North Korea also has clear weaknesses. It has no control of any significant international organization, and it can control international law only in a negative sense, by defying it. It cannot be considered an indisputable great power, but a small great power is a suitable description for it. Furthermore, on the basis of what it is, and what it has, it is able to behave like a great power, in spite of its variable geometry.

This has serious implications on its future relationship with the United States. The pronouncements of the Trump administration vary depending on the person and the time, but the often-repeated basic demand of the United States is that North Korea must move towards complete and verified dismantling of its nuclear weapons capability before the lifting of sanctions can be contemplated. A possible peace treaty with North Korea is much farther on the horizon. On the other hand, ”denuclearization of the Korean Peninsula” is what North Korea has been aiming at, and that expression is very different from “complete and verified denuclearization of North Korea.” The latter has an empirical meaning, but the former, which is used by both Koreas as well as China, rather than being a definite concept, is rather a commonplace, an essentially undefined element within the rhetorical topography of the debate.95 It is difficult to see that anything less than mitigating the tension with the United States and maintaining its acquired prestige would suffice for North Korea as a result of the ongoing diplomatic process. The practical measures would include in due time a treaty ending the Korean War, the establishment of US-DPRK diplomatic relations, and before long also carefully controlled international investment in the style that aided Singaporean, Chinese or Vietnamese development. These are all rather reasonable demands and might well induce North Korea to dismantle its nuclear weapons development facilities. North Korea appears to be strong enough to continue playing with all relevant countries on a bilateral basis and maintain its hold of the situation as it has for the past seven decades.

During 2018 the United States has attempted to play the same kind of cat and mouse games with the DPRK that it did during the Clinton and Bush administrations, trying to find out information of its military facilities – what the concept of reliable verification implies – while maintaining the sanctions regime, as Leon V. Sigal has shown.96 The trouble with this strategy is that the mouse has grown much bigger and appears prepared to continue with the game for a new round, if necessary. As no party seems to be in any special hurry, a new cycle could well last for decades. Will the headlines in, say, 2039 again herald sensational new diplomatic peace initiatives in the Korean Peninsula? Or will we see a fundamental change in the parameters of the political game during 2019?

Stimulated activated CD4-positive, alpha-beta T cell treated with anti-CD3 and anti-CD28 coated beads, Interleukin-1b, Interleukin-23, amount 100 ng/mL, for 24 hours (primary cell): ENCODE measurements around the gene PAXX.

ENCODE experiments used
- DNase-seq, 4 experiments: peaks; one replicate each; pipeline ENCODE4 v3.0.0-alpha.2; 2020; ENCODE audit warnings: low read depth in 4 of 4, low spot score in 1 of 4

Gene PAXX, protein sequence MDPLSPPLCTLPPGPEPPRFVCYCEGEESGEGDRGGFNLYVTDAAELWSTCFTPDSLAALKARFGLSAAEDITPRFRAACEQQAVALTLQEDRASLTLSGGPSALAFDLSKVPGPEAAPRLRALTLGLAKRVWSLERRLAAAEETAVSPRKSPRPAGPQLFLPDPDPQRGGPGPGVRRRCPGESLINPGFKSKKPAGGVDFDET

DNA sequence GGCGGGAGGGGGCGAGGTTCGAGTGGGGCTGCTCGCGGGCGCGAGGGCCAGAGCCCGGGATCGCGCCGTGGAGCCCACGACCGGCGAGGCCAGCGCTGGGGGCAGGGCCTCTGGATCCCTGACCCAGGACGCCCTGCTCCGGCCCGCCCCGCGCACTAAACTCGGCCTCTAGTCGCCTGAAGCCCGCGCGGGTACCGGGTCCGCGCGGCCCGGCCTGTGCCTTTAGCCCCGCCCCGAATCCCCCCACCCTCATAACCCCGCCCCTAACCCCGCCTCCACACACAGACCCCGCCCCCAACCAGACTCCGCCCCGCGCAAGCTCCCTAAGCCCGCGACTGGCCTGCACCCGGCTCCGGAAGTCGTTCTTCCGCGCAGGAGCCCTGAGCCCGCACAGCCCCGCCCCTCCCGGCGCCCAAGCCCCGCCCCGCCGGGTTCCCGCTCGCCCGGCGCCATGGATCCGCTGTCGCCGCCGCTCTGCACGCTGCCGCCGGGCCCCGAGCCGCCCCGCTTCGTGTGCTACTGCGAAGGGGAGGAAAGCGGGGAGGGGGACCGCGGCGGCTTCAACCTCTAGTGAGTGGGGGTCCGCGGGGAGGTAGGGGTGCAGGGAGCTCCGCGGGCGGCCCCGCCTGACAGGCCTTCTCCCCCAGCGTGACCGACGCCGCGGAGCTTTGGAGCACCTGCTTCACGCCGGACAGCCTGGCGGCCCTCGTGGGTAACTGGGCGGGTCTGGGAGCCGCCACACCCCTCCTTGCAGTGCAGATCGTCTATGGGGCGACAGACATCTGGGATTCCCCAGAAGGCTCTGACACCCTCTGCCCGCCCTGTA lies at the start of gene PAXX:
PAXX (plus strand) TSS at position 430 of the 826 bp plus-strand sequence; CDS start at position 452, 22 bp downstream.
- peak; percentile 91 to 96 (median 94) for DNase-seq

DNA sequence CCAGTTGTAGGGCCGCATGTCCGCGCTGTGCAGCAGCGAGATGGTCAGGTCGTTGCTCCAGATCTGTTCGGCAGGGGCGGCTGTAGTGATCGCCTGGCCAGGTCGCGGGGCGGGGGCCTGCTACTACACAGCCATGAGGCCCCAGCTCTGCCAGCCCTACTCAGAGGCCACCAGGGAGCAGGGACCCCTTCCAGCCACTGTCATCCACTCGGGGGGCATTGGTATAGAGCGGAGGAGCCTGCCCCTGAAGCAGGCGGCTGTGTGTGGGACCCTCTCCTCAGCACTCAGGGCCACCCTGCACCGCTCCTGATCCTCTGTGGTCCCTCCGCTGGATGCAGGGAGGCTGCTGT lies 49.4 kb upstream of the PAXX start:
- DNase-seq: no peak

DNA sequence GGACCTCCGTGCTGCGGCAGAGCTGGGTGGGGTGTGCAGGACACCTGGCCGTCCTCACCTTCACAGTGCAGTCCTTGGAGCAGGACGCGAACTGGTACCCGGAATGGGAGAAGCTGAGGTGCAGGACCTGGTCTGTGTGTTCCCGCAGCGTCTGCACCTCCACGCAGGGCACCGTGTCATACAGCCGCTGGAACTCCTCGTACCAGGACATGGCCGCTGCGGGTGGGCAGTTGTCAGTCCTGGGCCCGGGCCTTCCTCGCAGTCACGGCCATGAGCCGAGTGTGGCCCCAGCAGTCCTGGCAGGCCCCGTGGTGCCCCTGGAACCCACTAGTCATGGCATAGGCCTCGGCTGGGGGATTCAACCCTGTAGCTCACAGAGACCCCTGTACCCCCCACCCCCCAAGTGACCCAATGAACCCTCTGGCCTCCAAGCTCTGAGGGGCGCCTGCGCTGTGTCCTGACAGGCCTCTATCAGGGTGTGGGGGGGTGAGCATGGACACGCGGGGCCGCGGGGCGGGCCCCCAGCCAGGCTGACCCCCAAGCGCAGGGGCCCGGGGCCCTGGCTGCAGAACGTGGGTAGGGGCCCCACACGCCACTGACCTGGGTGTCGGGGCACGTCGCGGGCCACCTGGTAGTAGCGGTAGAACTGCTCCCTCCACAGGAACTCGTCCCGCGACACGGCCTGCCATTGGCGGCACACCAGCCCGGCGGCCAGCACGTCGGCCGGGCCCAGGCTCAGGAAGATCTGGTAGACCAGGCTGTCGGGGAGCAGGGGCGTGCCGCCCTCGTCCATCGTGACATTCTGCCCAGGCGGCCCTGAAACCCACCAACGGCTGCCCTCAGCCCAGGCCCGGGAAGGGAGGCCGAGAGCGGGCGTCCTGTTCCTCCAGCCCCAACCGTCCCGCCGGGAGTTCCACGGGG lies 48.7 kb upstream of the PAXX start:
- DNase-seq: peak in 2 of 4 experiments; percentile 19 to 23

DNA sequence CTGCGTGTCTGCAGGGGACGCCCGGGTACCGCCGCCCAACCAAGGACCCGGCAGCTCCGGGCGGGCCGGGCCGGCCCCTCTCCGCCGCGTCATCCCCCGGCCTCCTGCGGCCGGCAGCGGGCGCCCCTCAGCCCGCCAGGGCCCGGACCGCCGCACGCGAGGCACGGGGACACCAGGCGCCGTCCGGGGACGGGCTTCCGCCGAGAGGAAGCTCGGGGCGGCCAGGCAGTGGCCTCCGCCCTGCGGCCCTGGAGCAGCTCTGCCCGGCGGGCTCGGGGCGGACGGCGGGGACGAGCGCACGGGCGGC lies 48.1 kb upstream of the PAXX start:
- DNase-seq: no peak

Addendum: March 1, 2019

The text of the article was finalized in February 2019, about a week before the Hanoi summit of 27-28 February. The fact that President Donald Trump and Chairman Kim Jong Un ended their meeting without an agreement does not appear to us as a big surprise. There is still a gap in the American perception of North Korea, especially on the point of steadfastly maintaining the full array of international sanctions, which for North Korea are not only an economic issue, but also an issue of prestige and an indication of the existing level of confidence, which they appear to deem to be too low still. However, this gap also seems to be closing little by little. Both leaders treated each other with cordial respect, and the comments from both sides after the summit allowed ample leeway for further negotiations. As Rüdiger Frank suggests, we should view the summit not as a failure, but as a step along the process whereby US-North Korean relations are developing from infancy to maturity ‘US-North Korea Relations: From Infancy to Maturity’, 38North. A sensible historical precedent for this meeting would probably be the 1986 summit between President Ronald Reagan and General Secretary Mikhail Gorbachev in Reykyavik, Iceland. Also at that time the talks collapsed and the leaders parted without an agreement, but both parties then knew much better the essential points of each other’s positions and the array of domestic pressures they were facing, leading a year later to a positive breakthrough in their relations. This is also completely possible in the US-North Korean negotiations.